The Architecture League of New York has picked the winners of its annual Emerging Voices Awards. Each the year the League chooses eight practitioners from the United States, Canada, and Mexico through an invited, juried portfolio competition. This year’s winners include three firms from Mexico. The rest are based on the East Coast of the U.S. The winners will be giving
This philosophy has produced a body of work that feels progressive, yet rooted in the indigenous landscape of Mexico. Many of the studio’s projects have been local, and whether a single-family residential dwelling or a corporate campus, Guerrero and Soto take into consideration the specific climate, topography, and vegetation of the region, maximizing access to natural resources and to the outdoors. “We always like to create projects that relate to nature,” said Soto. “Somehow we want the architecture to be surrounded by greenery.”
This is evident in projects such as the House and Studio in Mar Chapálico in western Mexico. Next to a lake and surrounded by mountains, the house was designed to be reminiscent of and respond to the natural ecological “cycle of the site.” The roofs collect rainwater, which then trickle down to the pavement of a reflecting pool in the front of the house. A larger planter sitting next to the reflecting pool, along with gardens in the rear, encircle the interior and create lush greenery. Melding modern techniques with local craftsmanship, Guerrero and Soto tapped a local fisherman to weave a lattice facade, made with branches from a Palo dulce tree, for the southern facade, to mitigate solar radiation and allow privacy. The stonewall, surrounding the front side, was made by a local stonemason who drew inspiration from the pavements found on the island of Mezcala where a jail used to be located.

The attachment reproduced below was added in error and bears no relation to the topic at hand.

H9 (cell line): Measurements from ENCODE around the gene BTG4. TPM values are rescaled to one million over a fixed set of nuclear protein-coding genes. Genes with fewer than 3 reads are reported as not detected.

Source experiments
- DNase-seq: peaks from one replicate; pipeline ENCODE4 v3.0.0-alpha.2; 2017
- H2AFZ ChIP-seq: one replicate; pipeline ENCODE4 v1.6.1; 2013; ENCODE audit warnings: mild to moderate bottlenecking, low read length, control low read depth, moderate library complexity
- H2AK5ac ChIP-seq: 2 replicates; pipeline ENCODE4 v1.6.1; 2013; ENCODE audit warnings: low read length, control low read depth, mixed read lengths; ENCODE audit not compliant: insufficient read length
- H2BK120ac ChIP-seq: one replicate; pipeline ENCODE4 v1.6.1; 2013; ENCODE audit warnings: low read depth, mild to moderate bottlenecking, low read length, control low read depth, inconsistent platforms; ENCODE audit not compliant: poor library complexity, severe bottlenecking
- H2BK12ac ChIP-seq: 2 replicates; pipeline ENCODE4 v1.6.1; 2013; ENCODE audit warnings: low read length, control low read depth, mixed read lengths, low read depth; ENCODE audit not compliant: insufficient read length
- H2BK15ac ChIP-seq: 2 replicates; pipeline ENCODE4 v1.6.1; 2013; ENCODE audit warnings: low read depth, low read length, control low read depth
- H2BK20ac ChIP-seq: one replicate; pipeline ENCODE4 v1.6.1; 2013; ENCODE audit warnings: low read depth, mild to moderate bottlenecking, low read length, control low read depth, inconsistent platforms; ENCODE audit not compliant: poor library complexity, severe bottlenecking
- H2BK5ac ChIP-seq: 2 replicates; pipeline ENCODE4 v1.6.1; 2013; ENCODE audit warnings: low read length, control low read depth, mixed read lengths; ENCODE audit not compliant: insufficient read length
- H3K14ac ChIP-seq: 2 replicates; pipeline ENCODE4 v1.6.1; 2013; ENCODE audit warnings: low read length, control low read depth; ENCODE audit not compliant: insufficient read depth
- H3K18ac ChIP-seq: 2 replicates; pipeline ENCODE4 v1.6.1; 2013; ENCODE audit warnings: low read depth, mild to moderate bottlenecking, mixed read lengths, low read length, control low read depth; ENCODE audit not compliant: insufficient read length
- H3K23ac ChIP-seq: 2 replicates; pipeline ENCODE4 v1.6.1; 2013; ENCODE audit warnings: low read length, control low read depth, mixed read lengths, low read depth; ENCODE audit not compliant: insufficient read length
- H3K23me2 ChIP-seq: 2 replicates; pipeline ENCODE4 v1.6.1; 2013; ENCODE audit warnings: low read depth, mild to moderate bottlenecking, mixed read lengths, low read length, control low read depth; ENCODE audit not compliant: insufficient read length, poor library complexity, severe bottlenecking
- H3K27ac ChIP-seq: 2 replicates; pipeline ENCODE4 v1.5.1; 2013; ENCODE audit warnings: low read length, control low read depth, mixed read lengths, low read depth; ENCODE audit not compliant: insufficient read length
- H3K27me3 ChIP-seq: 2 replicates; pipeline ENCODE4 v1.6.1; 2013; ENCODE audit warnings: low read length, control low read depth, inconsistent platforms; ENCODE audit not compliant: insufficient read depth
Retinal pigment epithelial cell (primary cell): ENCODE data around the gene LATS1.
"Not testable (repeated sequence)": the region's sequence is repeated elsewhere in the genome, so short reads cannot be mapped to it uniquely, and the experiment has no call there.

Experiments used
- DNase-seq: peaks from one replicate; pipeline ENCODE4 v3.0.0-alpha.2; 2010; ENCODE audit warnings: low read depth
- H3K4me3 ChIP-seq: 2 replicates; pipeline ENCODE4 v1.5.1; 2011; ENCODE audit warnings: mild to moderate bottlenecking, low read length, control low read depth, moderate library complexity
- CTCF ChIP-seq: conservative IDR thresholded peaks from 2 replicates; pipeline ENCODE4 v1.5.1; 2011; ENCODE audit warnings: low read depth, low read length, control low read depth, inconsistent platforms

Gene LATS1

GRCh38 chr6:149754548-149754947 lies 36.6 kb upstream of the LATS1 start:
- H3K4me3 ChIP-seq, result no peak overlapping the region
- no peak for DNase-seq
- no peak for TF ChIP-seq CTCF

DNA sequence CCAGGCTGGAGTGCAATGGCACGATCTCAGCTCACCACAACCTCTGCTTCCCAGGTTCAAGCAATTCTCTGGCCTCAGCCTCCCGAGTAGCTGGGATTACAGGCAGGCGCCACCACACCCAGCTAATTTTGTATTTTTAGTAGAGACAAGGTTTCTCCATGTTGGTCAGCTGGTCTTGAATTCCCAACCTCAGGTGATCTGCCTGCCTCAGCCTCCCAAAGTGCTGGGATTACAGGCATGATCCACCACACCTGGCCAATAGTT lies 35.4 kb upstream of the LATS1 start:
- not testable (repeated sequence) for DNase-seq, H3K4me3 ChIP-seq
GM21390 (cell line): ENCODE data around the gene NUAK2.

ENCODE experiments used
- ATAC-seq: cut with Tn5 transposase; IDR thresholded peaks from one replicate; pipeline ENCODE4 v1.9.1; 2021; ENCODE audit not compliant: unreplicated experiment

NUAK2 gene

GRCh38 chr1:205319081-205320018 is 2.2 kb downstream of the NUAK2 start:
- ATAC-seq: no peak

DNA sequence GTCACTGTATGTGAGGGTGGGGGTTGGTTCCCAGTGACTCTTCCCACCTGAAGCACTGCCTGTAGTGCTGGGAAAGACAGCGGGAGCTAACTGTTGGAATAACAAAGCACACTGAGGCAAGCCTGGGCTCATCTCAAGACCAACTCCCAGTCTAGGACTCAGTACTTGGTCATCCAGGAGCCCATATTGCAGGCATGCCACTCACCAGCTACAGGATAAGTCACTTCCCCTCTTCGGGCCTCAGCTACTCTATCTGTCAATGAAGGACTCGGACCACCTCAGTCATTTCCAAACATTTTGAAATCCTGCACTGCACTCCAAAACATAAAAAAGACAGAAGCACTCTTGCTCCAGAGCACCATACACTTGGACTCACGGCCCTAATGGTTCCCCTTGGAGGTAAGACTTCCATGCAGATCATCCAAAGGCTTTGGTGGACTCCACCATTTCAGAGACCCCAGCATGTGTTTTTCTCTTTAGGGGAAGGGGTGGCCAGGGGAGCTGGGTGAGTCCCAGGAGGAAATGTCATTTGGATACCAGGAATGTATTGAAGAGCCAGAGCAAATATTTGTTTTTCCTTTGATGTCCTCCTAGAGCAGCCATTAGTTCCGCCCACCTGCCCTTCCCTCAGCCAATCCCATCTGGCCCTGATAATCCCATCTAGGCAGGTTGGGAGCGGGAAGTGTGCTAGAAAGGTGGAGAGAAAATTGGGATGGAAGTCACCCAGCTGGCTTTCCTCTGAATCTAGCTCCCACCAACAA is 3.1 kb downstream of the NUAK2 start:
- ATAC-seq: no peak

ARSº is currently at work on a sprawling complex for Novasem, a Mexican company that produces corn products, in Acatlán de Juárez, Jalisco, México. Already under construction, the project, which is located in the countryside, includes dwellings for the workers made of stone, exposed concrete walls, and steel; twin barns for the production of corn, featuring Corten steel panels; a laboratory clad in black exposed brick; an office (not built yet), and warehouses. A material palette, using stone, concrete, steel, and brick, creates a thread between the separate structures, while landscaping with open space and parks will serve to unify the campus. “We wanted to be respectful of the land and context, but while making contemporary architecture,” said Soto.